I am accustomed to passing phases and moving in and out of life changes, I think I can wait this one out although it is taking way too much time for my liking.

I am still not anti- medication, nor am I pro-medication although I am willing to admit, now that the medication had a chance to truly make a difference, there are good things about it.

This time I am committed to staying the course although I am not sure if it is the meds, or the fear of what I am told will happen if I just stop taking it after so many months.  Who cares why.  It is what it is.

Maybe because I realized this morning I forgot to order my refills in time and if I was going to stop taking them, since I am out for a day or so, now would be the time.

Or because I realized no matter how trapped I felt on the extreme roller coaster ride of bipolar sometimes, having to remember things like ordering refills on time keeps me trapped in the mundane existence I am in now all the time,  and I wanted to see if I could express that.

In writing.

Like I did before.

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4 responses to “Revelations of the Medicinal Sort

  1. Lizzie, I had wondered if you just were taking a break from writing because of busyness, or just ‘life’…. I am sad to learn that you were in hospital but it seems like you now have a realization of what your needs are… Belated ‘Merry Christmas’ and a very healthy and blessed New Year.. Diane

  2. You are such a butterfly. I know where you have been in your absence, part by word and part by inaction. I call this your caterpillar suit because, at least to me, this is the part where you are locked in a chrysalis waiting to spread your wings in the colorful flurry everyone who knows you knows as Lizzie proper.

    Like everything else in your world, taking it as it comes is different from the ups and downs which irritate others to the point of wanting an escape pill. You know I would prefer to be flogged than take them, and you also know there are days not taking them is the same as flogging. Proverbially, damned if you do… Yes, a big part of the pills is divorcing yourself from the devil may care attitude which forgets to order refills. It is still a coping mechanism. In the grand scheme of things, I have never found a true coping mechanism which was anything shy of trading one addiction for another. By that token, meds are merely a choice of poison. At the end of the day, only you can judge the taste in your mouth as palatable.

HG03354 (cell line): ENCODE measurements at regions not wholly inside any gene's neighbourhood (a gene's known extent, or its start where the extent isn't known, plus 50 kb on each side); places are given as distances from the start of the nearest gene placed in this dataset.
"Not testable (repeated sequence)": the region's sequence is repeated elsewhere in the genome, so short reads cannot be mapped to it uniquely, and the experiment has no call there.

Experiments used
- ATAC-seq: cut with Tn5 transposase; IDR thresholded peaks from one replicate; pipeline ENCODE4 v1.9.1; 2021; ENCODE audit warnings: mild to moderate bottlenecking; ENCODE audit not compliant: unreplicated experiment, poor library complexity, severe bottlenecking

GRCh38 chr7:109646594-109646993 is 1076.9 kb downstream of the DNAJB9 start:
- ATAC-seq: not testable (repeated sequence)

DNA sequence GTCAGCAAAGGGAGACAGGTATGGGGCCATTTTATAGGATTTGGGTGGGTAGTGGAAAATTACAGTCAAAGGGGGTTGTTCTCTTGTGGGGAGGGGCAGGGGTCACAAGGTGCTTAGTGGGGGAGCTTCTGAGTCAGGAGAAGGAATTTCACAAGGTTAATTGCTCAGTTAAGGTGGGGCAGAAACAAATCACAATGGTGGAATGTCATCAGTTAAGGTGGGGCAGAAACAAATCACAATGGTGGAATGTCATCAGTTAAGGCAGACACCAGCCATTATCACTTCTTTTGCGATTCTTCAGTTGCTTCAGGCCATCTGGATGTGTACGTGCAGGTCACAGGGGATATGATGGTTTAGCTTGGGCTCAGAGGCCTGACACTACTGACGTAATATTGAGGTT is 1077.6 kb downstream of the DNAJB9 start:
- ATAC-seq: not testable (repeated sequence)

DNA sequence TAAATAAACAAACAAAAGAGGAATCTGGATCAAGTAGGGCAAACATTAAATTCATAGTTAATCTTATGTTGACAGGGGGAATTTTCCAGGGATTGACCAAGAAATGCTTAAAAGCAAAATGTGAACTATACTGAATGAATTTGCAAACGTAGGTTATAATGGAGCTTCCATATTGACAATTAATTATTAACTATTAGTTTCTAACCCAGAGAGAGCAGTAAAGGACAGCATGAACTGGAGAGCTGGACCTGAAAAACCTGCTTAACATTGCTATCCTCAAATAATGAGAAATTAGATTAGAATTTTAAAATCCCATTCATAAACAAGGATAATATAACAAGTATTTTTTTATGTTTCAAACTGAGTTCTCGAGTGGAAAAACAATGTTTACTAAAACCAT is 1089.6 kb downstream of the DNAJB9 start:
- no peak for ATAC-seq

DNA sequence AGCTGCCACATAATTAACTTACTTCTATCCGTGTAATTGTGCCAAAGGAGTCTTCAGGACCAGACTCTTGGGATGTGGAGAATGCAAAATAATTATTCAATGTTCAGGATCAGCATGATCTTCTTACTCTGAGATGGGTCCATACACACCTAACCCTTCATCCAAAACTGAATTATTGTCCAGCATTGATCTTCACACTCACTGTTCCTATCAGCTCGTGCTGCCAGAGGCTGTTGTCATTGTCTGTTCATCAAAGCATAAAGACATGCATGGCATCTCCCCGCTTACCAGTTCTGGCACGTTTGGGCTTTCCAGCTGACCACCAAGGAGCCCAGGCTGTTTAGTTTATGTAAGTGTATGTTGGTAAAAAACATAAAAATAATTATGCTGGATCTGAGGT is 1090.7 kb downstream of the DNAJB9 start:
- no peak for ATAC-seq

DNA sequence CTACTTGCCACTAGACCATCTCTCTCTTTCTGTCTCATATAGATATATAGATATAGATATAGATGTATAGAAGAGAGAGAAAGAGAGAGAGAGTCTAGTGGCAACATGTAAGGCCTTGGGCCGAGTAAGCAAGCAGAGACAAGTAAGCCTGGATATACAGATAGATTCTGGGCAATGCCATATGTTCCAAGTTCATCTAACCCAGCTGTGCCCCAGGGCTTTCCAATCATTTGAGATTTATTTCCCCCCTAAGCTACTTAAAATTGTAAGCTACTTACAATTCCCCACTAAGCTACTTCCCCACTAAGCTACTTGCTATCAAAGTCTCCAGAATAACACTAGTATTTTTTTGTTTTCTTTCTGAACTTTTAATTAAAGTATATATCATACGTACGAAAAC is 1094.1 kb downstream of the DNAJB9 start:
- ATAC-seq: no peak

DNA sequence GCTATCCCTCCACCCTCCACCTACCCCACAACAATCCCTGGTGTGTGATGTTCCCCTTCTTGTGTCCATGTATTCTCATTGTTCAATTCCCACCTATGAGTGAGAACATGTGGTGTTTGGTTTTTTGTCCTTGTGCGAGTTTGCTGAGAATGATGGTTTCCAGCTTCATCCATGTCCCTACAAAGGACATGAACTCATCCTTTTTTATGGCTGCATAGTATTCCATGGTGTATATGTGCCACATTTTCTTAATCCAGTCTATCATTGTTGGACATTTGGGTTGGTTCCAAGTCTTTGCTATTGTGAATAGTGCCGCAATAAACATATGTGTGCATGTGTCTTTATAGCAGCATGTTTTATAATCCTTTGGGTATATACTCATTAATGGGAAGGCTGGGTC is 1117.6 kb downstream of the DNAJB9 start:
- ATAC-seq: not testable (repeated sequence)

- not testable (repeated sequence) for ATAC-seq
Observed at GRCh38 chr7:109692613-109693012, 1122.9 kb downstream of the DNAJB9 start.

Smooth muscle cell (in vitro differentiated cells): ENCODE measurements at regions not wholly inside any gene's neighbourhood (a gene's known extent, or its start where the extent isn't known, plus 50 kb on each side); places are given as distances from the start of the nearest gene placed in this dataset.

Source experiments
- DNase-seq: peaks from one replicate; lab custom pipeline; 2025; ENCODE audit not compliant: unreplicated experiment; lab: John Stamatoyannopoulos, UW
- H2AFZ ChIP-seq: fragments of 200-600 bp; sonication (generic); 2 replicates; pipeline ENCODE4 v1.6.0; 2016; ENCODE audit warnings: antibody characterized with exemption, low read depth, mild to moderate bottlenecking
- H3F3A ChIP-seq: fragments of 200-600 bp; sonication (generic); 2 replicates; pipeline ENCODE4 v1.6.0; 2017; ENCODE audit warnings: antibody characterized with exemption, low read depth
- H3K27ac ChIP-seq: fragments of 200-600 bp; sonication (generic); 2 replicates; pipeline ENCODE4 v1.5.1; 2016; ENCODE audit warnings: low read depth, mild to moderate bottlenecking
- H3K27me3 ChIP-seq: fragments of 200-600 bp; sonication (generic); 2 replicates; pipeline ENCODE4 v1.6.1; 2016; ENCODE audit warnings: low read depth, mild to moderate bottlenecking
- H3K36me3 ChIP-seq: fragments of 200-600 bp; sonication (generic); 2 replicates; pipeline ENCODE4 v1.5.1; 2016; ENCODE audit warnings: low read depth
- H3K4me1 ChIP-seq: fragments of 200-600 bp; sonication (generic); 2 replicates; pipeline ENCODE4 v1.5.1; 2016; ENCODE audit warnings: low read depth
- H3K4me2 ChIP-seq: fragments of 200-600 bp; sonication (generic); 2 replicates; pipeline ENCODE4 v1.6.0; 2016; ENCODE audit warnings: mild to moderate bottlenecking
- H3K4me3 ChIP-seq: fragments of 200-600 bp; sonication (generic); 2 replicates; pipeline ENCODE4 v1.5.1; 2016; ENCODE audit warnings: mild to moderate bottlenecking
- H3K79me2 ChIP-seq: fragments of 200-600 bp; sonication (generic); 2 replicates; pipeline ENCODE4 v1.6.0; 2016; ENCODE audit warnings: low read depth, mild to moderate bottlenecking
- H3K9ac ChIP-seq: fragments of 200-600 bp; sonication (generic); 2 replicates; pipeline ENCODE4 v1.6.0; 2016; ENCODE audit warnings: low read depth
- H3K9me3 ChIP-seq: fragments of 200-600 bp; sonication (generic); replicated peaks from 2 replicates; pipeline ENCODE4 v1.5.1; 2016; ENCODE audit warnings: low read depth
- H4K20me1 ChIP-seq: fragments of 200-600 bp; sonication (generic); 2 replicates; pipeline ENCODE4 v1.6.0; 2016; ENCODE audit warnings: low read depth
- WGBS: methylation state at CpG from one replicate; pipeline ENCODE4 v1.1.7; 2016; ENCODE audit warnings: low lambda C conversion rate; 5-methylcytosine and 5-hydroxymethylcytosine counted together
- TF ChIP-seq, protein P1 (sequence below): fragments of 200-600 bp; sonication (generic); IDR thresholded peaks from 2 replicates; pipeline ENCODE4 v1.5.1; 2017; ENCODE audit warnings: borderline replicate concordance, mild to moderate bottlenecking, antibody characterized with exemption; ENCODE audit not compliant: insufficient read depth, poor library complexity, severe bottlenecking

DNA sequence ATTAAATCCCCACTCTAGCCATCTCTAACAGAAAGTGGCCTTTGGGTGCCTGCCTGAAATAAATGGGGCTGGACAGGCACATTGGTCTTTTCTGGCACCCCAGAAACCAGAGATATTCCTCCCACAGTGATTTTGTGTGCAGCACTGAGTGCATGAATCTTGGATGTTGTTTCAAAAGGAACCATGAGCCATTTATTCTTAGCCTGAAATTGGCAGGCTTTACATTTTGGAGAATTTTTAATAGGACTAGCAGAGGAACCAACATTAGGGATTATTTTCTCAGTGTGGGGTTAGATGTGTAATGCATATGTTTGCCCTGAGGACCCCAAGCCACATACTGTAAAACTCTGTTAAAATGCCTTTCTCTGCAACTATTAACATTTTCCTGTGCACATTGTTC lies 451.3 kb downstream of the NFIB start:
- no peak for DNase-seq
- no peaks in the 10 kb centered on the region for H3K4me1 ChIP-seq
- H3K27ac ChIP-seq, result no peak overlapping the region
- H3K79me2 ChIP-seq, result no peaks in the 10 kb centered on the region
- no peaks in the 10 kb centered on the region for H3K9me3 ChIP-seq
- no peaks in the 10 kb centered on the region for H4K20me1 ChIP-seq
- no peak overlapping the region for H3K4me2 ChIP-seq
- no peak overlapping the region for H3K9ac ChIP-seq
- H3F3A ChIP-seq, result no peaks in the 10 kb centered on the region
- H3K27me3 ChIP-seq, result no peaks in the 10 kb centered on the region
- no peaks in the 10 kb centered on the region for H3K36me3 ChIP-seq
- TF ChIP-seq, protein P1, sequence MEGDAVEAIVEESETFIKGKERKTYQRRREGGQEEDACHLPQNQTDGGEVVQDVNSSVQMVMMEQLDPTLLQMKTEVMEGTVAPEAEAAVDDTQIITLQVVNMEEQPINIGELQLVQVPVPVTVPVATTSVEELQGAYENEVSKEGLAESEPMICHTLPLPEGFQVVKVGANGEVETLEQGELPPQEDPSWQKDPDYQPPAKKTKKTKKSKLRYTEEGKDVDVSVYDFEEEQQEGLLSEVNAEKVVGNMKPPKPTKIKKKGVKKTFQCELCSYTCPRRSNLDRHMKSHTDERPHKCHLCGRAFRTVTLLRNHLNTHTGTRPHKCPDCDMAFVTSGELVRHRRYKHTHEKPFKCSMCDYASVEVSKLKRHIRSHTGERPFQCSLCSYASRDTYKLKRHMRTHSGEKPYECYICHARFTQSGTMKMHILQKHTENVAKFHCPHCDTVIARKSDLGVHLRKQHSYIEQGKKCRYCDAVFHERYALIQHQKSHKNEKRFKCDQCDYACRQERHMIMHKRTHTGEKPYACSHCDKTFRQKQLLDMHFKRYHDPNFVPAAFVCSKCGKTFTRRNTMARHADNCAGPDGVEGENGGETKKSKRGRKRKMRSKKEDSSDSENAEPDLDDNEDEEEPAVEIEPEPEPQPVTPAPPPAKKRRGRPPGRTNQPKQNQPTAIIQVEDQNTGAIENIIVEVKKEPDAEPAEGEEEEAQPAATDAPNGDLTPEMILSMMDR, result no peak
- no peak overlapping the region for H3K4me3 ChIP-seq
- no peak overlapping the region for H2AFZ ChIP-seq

At the end of every day, I will still be here loving you for whatever suit you wear, even if it is your birthday one.
    xxx

  3. Lizzie, milady papillon,

    All too true, all of it…. and, all too close to home, for me, right now, though in a slightly different scenario…. At this point, anything I’d say would sound much like a long repeat of your post, so, I won’t go there; I’ll merely say, you did well, writing it….very well….

    Red’s last two lines also say exactly what I feel, so, ditto on that…(and, thanks, Red…for this, and other considerations…)

    Stay strong… be happy, whenever you can…

    Ned, aka, gigoid

    ooo xxx

    😎

  4. Dear Lizzie – I completely understand. Epilepsy is often treated with bipolar meds, so I’ve been on quite a few of the same meds you’ve likely been on and the zombie feeling is the exact same reason I weaned myself off.

    I loved what you said here, “I sometimes joke that the real zombie apocalypse is coming in the form of the emotionally dead, over-medicated masses who walk around just not giving much of a f*** about anything because they can’t.”

    I agree.

    I wish I had some great wonderful advice for you, I hope you find your way though and learn to work through the grey.

    All the best!